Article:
Welcome!

Weblogic Authors: Yeshim Deniz, Elizabeth White, Michael Meiner, Michael Bushong, Avi Rosenthal

Related Topics: Weblogic

Weblogic: Article

Enterprise Portal Integration and The Enterprise Service Bus

Enterprise Portal Integration and The Enterprise Service Bus

The high interest in business visibility, flexibility, and knowledge management has made portal technology a popular choice for monitoring, searching, and managing business activity across the enterprise. BEA WebLogic Platform provides an attractive platform for building highly dynamic enterprise portals that can aggregate, organize, and present information from multiple back-end systems. Whether the portal is implemented with the feature-rich environment of WebLogic Portal Server, or through an MVC framework such as "Jakarta Struts", the newest release of BEA's 8.1 platform provides many new features that create a powerful portal environment.

However, as enterprise portals begin to aggregate ever-increasing numbers of services across disparate technology domains, geographic boundaries, and even organizational boundaries, portal architects will need to find ways to manage the complexity of the environment. Clearly, building "one-off", reliable, point-to-point integrations between the portal and each service does not scale from a development, deployment, or runtime perspective. There is a need for the concept of a "services network," providing reliable transport, intelligent routing, advanced services management features, and the ability to operate in a highly distributed and federated environment.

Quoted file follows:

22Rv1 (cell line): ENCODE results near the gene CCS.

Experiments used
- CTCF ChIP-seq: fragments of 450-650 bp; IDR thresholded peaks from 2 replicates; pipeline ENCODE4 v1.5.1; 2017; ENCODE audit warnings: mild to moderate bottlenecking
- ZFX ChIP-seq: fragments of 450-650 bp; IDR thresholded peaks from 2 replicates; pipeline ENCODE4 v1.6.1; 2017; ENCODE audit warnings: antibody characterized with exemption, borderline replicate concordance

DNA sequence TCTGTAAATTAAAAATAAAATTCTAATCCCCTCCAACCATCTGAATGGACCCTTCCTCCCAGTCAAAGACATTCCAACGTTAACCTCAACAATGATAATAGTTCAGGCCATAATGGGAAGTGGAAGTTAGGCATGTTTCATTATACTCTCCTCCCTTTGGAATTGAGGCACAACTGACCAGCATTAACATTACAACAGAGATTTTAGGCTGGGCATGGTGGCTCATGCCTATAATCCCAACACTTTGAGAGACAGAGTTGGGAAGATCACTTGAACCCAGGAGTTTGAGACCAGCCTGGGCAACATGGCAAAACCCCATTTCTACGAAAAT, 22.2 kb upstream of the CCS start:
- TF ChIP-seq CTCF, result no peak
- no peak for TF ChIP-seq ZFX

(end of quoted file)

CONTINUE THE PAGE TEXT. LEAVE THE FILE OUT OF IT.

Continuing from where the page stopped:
Fortunately, a new type of infrastructure known as the enterprise service bus (ESB; see sidebar "The ESB: Your Web Services Network") provides the level of sophistication required for even the most demanding of portal environments. An ESB is a standards-based, service-oriented backbone capable of reliably connecting and coordinating hundreds of application endpoints.

ESBs provide the ideal architecture for enterprises needing to connect a variety of heterogeneous systems distributed across disparate data centers, while still maintaining absolute transactional integrity. Furthermore, it provides several advanced services that are primarily configured through deployment time constructs, shielding portal applications from constantly needing to be revised and redeployed to manage changes on the back end.

Even if you are planning to deploy a portal to integrate systems within a homogenous environment with a handful of back-end services, there are still significant advantages in incorporating an ESB as the integration network. A comprehensive ESB vendor will provide out-of-the-box management, security, reliability, high performing service requests, native XML processing, complex routing, and transformations as value-added features in the bus. Furthermore, as a standards-based implementation of service-oriented architecture (SOA), an ESB provides the necessary abstraction layer to fulfill the full promises of SOA. The ESB provides the ability to seamlessly relocate the underlying service implementation to another technology, geographic, or organizational domain, without sacrificing the traditional values of homogenous environments: management, security, reliability, scalability, and performance.

In this article, we'll examine two key use cases that demonstrate the power and flexibility of the ESB in integrating highly distributed services with portals and Web applications using BEA WebLogic Platform 8.1. In the next part in this two-part series, we will show you how the ESB can provide additional value to the organization through operational awareness, business activity monitoring (BAM), and service-oriented business process management, allowing the portal to fully harness the full value of the services within the extended enterprise.